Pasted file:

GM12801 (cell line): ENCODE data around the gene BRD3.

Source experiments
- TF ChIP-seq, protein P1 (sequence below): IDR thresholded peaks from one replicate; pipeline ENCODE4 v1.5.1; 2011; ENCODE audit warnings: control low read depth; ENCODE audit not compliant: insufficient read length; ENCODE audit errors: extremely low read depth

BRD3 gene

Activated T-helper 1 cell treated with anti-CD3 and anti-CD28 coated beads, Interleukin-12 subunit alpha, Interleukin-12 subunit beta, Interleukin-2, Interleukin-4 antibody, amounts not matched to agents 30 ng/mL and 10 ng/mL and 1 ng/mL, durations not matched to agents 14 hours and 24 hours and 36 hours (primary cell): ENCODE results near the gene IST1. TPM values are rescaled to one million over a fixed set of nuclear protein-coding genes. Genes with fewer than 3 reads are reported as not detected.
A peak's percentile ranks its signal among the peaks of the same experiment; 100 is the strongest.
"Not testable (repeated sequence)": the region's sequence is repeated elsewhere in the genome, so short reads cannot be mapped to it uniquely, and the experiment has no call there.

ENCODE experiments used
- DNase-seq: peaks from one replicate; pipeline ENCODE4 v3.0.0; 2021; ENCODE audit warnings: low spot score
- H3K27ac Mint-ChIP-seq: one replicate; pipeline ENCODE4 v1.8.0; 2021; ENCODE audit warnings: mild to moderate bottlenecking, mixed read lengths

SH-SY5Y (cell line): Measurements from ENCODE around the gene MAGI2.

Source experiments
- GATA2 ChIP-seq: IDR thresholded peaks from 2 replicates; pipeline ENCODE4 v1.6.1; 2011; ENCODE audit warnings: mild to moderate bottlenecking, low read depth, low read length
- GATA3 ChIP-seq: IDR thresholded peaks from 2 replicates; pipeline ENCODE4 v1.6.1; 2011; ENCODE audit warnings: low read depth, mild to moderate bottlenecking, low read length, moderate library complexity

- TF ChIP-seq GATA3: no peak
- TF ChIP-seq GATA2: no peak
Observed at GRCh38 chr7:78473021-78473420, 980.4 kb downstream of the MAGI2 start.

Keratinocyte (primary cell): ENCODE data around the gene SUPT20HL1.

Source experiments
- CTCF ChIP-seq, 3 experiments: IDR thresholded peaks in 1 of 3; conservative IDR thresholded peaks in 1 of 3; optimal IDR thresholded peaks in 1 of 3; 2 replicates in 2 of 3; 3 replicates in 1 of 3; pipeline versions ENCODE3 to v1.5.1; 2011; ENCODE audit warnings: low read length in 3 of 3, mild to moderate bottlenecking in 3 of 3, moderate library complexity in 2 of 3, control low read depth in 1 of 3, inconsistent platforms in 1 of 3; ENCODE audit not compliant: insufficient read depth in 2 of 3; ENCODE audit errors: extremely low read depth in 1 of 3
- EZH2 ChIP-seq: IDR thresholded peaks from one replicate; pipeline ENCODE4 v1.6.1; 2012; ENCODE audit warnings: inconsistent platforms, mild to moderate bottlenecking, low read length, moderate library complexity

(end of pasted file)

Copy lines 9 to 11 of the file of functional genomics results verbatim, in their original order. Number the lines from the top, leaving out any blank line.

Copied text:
- DNase-seq: peaks from one replicate; pipeline ENCODE4 v3.0.0; 2021; ENCODE audit warnings: low spot score
- H3K27ac Mint-ChIP-seq: one replicate; pipeline ENCODE4 v1.8.0; 2021; ENCODE audit warnings: mild to moderate bottlenecking, mixed read lengths

SH-SY5Y (cell line): Measurements from ENCODE around the gene MAGI2.